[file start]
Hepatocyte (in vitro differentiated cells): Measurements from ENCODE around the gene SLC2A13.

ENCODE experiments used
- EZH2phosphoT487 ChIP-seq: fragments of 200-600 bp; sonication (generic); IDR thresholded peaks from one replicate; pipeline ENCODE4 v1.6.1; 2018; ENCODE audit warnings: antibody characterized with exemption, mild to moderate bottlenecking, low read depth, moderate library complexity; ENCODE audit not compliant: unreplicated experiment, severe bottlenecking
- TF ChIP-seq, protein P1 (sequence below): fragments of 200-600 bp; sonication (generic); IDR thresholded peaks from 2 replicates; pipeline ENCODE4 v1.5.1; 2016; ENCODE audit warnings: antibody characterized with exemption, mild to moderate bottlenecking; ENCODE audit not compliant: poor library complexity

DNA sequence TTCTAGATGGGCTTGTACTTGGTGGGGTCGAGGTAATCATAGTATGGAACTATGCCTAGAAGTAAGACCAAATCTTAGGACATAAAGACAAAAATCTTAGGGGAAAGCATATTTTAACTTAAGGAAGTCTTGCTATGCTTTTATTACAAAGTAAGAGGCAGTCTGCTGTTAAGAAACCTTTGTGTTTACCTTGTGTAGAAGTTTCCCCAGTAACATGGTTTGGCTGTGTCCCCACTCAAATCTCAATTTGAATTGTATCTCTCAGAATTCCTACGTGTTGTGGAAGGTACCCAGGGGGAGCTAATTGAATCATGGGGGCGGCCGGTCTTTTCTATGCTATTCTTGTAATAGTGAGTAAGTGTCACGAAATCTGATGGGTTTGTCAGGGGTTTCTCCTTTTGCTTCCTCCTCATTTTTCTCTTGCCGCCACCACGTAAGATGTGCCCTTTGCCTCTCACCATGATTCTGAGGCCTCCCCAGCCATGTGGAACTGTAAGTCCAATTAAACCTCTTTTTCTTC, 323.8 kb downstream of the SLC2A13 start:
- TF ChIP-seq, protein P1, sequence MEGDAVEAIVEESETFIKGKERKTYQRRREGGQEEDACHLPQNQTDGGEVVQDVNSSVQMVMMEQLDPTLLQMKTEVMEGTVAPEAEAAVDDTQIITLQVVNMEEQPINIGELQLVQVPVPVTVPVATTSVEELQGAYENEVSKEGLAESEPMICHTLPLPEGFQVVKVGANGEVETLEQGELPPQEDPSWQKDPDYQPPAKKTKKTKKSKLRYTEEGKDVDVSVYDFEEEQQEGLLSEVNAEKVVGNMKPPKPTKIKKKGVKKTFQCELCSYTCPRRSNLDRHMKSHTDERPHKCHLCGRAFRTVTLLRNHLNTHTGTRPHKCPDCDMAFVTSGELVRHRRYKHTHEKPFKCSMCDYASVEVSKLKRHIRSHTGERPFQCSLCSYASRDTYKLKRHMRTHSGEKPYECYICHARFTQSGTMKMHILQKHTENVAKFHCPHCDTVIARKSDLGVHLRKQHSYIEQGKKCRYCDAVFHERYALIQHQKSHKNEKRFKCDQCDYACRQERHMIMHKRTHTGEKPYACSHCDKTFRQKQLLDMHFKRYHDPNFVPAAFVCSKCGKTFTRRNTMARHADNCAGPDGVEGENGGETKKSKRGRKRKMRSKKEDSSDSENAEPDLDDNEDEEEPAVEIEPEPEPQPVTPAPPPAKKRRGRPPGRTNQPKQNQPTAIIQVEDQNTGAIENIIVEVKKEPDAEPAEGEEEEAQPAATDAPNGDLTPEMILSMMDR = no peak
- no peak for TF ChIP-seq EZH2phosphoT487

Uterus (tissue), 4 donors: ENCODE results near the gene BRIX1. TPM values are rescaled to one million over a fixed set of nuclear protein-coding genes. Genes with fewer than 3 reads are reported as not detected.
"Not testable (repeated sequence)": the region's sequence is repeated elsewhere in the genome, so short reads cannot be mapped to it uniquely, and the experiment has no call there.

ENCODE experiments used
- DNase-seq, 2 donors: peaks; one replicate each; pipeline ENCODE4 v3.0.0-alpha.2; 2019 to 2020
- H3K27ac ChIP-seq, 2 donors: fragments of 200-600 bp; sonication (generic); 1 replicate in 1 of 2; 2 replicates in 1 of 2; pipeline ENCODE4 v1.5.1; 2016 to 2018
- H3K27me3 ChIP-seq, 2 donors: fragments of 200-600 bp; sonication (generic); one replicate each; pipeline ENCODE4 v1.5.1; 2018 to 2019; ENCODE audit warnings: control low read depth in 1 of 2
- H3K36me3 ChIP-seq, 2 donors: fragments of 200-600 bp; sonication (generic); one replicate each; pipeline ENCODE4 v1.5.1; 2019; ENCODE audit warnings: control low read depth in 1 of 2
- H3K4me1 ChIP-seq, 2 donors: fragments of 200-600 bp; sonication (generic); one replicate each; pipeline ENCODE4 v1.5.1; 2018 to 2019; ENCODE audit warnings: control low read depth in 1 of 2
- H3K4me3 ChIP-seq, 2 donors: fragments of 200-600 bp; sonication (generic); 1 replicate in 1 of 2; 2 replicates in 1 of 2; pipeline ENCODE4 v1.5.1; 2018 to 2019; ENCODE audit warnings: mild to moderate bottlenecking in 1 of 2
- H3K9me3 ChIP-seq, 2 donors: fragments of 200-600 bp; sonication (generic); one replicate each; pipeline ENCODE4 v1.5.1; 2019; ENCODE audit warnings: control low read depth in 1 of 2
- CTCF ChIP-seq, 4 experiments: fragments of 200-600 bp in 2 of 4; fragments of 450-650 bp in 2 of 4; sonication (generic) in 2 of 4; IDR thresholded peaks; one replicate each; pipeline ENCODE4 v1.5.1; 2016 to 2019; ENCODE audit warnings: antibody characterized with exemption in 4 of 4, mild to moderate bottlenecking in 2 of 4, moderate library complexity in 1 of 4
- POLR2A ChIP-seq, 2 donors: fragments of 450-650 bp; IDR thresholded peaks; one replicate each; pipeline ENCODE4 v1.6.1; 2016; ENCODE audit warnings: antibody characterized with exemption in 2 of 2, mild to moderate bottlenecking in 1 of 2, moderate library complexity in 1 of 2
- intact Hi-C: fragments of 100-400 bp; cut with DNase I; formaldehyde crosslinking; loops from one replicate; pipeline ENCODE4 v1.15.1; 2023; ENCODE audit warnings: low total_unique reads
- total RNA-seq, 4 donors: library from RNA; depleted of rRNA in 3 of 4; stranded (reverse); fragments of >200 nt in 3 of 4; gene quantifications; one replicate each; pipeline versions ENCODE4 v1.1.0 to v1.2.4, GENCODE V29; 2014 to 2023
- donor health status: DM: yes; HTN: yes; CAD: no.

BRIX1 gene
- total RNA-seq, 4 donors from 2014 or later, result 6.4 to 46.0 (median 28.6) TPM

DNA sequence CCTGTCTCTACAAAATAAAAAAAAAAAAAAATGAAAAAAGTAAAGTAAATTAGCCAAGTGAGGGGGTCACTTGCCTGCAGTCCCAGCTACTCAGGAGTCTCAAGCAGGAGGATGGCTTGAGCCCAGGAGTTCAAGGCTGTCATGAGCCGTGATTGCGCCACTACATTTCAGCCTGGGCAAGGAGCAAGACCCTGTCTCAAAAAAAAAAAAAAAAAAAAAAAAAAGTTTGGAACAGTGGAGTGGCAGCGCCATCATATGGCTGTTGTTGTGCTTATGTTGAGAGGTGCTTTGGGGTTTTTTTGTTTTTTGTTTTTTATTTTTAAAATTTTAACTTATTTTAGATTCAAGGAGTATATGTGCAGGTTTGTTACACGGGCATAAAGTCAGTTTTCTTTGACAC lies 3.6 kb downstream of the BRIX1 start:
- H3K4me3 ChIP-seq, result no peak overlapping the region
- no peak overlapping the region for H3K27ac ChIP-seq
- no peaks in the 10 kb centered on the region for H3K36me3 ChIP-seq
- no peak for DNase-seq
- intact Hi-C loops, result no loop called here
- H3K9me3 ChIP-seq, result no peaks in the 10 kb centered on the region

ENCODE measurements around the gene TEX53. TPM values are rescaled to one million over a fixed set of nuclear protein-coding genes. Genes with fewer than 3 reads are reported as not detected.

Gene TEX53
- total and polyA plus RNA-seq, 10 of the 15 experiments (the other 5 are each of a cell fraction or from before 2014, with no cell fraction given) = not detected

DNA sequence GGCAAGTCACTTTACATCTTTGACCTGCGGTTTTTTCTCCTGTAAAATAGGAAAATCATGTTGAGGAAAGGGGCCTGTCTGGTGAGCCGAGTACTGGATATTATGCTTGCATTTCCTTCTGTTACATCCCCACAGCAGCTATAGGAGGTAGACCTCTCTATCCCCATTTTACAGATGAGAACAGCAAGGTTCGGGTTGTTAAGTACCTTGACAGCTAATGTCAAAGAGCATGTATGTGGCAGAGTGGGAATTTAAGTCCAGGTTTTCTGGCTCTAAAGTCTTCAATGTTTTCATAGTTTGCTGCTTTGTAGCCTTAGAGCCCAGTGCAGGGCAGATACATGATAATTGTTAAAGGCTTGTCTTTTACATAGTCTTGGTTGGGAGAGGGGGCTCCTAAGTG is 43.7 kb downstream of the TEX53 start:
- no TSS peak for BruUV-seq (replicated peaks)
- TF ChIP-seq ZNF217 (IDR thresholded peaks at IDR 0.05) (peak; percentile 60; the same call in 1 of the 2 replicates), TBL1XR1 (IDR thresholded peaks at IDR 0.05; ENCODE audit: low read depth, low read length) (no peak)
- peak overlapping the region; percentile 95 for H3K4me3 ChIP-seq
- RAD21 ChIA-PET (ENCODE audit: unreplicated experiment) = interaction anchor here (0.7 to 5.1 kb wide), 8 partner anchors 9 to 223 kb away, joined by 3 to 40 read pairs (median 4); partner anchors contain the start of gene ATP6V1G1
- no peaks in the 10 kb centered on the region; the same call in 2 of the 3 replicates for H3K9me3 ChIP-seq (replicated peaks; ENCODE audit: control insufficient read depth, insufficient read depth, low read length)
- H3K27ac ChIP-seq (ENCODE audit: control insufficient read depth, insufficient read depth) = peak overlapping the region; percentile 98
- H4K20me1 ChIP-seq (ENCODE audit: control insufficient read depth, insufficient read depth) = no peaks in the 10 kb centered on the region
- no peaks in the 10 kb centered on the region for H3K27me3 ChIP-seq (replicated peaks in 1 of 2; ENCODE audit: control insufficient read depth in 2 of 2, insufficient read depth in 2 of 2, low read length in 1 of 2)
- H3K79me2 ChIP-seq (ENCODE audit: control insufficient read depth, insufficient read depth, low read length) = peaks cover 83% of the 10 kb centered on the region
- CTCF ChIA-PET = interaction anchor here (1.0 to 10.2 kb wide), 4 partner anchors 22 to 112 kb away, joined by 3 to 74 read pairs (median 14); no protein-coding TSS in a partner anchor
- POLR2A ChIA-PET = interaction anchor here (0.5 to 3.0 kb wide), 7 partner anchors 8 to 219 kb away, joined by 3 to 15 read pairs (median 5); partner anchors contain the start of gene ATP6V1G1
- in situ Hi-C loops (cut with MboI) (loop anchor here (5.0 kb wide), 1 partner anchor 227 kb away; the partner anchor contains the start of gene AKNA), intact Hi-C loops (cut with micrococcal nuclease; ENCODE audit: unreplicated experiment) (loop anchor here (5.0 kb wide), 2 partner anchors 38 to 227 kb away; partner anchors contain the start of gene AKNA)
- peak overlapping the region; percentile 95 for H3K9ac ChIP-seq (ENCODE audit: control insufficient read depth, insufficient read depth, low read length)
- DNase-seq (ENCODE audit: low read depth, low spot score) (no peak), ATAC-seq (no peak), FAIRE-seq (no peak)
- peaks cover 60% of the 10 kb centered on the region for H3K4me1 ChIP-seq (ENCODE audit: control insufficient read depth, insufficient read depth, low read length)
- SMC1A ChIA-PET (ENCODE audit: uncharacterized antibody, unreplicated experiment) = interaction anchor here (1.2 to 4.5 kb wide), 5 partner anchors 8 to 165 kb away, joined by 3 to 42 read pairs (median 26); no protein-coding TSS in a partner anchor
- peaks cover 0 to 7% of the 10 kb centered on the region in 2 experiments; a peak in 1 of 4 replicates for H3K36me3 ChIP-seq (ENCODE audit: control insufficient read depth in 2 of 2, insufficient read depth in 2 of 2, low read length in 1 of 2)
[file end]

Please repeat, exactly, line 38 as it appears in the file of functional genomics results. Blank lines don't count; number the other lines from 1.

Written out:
- peak overlapping the region; percentile 95 for H3K4me3 ChIP-seq